Math 334 Lecture #22
§
5.3: Power Series Solutions, Part II
Representation Principle.
When can a general solution of
y
+
p
(
x
)
y
+
q
(
x
)
y
= 0
be represented by power series?
If
p
(
x
) and
q
(
x
) are analytic at
x
0
, then the general solution of the ODE is
y
=
∞
n
=0
a
n
(
x

x
0
)
n
=
a
0
y
1
(
x
) +
a
1
y
2
(
x
)
,
where
y
1
and
y
2
are linearly independent power series solutions each analytic at
x
0
with
a radius of convergence at least as large as the smallest of the radii of convergence of the
power series expansions for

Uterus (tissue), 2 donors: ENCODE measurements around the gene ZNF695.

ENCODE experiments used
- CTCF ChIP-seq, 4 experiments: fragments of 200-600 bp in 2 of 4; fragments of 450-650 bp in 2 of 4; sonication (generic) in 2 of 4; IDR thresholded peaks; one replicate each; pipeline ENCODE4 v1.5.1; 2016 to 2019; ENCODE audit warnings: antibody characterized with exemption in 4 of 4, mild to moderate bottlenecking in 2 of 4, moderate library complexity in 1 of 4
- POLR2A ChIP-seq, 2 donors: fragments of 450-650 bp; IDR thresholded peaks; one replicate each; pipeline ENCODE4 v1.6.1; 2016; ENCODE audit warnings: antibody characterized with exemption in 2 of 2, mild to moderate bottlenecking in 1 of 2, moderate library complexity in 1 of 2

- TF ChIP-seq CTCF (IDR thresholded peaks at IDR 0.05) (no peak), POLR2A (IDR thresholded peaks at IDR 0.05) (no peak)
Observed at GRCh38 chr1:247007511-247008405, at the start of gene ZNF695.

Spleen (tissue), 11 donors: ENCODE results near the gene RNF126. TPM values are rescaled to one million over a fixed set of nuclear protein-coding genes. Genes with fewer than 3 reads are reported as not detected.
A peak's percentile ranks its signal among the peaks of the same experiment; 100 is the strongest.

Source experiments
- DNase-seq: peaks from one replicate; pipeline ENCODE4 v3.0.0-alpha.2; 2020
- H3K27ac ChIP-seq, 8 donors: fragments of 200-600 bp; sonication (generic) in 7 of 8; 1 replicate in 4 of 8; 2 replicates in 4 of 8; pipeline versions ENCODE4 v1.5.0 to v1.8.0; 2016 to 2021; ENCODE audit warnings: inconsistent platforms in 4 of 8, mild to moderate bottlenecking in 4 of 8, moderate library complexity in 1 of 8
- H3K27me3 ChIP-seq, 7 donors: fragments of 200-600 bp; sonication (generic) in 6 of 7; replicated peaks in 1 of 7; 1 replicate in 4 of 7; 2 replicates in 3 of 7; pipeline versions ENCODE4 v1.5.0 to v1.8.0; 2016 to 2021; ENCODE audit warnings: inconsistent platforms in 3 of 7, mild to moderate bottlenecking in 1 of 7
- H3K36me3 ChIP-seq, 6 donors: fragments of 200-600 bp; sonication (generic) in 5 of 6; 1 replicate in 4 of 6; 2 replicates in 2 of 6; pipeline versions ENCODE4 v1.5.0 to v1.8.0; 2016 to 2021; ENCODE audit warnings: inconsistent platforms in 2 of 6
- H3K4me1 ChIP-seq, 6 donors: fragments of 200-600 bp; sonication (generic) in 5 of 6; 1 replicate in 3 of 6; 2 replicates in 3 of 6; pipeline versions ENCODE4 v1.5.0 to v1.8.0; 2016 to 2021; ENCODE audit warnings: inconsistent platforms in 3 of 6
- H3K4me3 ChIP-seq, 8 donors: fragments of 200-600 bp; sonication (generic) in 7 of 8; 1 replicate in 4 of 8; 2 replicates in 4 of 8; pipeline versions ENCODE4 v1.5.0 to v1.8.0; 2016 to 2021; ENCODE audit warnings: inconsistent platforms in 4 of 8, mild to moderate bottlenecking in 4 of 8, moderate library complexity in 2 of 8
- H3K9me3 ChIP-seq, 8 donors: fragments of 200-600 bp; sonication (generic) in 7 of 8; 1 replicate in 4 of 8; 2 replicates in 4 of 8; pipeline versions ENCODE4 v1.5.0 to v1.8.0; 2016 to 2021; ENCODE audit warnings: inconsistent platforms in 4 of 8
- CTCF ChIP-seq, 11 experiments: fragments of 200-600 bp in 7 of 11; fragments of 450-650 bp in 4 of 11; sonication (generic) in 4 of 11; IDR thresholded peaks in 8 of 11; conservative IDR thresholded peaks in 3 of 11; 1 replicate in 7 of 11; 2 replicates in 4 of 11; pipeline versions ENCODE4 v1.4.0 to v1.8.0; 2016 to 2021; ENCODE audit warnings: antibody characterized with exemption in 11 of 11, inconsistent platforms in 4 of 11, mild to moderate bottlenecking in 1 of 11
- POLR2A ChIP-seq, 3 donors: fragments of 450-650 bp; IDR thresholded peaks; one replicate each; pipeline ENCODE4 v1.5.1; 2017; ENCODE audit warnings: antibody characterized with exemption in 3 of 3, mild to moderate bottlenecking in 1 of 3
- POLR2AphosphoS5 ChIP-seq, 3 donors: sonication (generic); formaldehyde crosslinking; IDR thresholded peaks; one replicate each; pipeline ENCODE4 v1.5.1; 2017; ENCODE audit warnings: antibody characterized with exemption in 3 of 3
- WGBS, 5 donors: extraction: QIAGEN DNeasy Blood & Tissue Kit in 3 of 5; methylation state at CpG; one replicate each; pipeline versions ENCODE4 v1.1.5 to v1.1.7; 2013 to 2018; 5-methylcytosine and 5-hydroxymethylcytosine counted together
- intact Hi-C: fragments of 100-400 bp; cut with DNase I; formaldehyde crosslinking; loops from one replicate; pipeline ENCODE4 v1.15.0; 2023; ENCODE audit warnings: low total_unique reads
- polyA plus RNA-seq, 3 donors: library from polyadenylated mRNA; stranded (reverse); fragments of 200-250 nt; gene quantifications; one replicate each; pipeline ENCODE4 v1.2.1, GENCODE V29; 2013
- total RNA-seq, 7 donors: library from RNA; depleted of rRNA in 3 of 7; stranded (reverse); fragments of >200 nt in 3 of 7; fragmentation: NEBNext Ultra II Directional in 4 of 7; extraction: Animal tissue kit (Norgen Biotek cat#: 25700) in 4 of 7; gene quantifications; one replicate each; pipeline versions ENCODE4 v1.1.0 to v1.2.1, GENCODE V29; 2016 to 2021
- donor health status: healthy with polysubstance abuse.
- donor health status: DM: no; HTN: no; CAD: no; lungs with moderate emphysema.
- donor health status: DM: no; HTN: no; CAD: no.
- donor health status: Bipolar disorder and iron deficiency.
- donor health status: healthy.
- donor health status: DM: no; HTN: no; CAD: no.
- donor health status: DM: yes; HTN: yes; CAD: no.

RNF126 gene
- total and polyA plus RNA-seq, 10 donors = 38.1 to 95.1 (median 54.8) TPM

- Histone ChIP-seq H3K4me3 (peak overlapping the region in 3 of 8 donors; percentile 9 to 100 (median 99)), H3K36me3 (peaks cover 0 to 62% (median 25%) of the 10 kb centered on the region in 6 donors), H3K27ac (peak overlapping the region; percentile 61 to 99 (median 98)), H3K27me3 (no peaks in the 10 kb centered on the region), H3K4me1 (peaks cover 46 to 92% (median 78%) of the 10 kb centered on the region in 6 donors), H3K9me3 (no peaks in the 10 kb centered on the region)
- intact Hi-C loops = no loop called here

p
and
q
about
x
0
.
[Recall that a function is analytic about
x
0
if it has a power series expansion about
x
0
with
a positive radius of convergence that equals the function on the interval of convergence.]
The power series solutions
y
1
and
y
2
are solutions of the IVPS with initial conditions
y
1
(
x
0
) = 1
,
y
1
(
x
0
) = 0
,
and
y
2
(
x
0
) = 0
,
y
2
(
x
0
) = 1
.
The Wronskian of
y
1
and
y
2
at
x
=
x
0
is 1, so that
y
1
and
y
2
are indeed linearly
independent on the interval of convergence.
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 Spring '11
 Smith
 Power Series, Taylor Series, Finding Power Series Solutions

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